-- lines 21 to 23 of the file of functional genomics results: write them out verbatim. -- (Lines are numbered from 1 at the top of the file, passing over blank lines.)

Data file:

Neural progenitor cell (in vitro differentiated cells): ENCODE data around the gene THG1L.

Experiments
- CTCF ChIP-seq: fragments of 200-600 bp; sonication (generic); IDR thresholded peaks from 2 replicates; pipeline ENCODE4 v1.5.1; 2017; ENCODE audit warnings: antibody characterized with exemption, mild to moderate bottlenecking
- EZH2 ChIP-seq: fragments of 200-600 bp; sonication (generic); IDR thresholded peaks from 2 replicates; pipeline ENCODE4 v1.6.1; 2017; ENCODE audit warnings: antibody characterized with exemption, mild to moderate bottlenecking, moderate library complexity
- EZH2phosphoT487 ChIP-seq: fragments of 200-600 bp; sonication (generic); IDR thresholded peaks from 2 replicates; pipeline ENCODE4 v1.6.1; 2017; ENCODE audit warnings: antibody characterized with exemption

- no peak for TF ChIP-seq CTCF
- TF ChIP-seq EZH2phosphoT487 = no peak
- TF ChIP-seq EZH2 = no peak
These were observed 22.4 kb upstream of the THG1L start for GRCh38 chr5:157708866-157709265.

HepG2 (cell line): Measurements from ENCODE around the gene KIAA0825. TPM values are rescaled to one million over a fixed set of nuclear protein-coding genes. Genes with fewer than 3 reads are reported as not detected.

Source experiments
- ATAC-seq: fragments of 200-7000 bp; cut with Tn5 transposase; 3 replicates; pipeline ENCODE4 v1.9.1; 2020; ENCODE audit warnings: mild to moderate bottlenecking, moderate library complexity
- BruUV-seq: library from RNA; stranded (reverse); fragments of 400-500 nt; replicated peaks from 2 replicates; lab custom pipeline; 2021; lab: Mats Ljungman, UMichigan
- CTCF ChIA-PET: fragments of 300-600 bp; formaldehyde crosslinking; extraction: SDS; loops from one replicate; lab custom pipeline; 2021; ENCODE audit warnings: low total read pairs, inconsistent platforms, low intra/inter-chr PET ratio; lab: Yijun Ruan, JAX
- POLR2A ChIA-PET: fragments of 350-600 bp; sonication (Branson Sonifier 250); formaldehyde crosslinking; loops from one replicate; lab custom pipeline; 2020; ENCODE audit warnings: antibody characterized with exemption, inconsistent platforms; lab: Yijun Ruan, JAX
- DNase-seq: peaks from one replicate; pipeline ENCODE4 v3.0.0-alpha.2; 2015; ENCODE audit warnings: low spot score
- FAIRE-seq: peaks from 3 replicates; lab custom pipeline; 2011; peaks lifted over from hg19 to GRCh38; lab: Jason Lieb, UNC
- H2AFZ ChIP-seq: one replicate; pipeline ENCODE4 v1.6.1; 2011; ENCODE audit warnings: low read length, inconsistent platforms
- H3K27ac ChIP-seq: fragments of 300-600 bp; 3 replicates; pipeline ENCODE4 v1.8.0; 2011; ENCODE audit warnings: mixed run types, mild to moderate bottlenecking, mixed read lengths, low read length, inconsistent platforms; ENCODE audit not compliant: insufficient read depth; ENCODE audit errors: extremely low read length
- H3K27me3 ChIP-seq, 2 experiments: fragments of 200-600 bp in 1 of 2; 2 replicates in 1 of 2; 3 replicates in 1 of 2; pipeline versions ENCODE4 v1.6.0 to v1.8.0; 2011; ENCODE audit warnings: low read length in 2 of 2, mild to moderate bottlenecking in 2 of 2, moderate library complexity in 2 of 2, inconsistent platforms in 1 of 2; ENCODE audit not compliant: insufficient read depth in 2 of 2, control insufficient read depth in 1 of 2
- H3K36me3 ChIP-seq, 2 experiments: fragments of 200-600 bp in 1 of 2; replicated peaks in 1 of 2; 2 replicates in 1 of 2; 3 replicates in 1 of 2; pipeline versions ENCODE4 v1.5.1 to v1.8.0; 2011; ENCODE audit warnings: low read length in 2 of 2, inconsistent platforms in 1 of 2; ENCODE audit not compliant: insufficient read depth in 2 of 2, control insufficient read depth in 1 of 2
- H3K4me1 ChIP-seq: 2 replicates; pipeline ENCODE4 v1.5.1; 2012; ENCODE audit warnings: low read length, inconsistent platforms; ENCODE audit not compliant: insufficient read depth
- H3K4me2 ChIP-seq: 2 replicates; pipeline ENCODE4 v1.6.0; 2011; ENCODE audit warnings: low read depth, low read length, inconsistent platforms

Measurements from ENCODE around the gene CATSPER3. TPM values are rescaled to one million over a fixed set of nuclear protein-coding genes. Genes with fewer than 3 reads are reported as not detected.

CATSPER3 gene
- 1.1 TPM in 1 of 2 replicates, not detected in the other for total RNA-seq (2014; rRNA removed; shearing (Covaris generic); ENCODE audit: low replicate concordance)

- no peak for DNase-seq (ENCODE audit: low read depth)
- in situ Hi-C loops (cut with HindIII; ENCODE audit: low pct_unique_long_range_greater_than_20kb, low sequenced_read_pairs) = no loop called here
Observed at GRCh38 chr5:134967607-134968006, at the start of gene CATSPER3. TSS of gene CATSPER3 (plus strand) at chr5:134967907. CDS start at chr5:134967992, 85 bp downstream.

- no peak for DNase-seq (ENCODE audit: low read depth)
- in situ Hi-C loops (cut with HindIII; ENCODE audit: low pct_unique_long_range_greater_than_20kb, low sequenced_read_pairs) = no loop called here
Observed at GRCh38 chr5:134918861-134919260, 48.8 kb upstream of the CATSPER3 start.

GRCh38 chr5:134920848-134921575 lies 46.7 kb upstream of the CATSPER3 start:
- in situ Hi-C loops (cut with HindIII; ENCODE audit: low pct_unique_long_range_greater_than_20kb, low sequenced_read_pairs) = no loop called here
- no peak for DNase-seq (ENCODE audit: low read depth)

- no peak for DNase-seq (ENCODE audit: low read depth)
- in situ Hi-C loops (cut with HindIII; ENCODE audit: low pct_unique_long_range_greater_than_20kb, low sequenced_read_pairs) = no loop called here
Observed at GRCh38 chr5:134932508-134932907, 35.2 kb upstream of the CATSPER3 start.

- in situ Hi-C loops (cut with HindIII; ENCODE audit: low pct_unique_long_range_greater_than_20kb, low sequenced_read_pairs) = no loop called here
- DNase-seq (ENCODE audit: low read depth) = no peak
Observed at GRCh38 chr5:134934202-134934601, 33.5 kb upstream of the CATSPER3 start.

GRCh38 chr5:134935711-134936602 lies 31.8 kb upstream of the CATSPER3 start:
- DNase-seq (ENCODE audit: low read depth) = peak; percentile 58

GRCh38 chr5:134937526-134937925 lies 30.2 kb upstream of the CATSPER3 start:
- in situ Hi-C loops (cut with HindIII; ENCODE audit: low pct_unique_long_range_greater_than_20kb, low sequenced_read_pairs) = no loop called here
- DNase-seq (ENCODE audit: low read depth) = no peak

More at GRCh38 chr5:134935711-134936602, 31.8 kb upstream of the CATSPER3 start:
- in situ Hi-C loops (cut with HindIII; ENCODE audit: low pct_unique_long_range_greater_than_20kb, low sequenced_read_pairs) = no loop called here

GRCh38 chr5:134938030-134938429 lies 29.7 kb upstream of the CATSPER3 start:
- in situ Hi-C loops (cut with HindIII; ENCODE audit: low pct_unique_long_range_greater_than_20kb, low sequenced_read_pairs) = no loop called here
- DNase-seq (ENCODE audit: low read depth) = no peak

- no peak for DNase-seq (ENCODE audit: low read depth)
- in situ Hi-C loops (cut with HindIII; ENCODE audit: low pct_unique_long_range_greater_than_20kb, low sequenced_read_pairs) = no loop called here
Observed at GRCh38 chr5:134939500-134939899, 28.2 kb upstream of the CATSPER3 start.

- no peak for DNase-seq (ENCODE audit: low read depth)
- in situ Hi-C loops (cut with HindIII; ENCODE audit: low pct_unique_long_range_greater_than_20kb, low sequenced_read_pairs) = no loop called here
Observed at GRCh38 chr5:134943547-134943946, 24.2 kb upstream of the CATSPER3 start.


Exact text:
- H3K36me3 ChIP-seq, 2 experiments: fragments of 200-600 bp in 1 of 2; replicated peaks in 1 of 2; 2 replicates in 1 of 2; 3 replicates in 1 of 2; pipeline versions ENCODE4 v1.5.1 to v1.8.0; 2011; ENCODE audit warnings: low read length in 2 of 2, inconsistent platforms in 1 of 2; ENCODE audit not compliant: insufficient read depth in 2 of 2, control insufficient read depth in 1 of 2
- H3K4me1 ChIP-seq: 2 replicates; pipeline ENCODE4 v1.5.1; 2012; ENCODE audit warnings: low read length, inconsistent platforms; ENCODE audit not compliant: insufficient read depth
- H3K4me2 ChIP-seq: 2 replicates; pipeline ENCODE4 v1.6.0; 2011; ENCODE audit warnings: low read depth, low read length, inconsistent platforms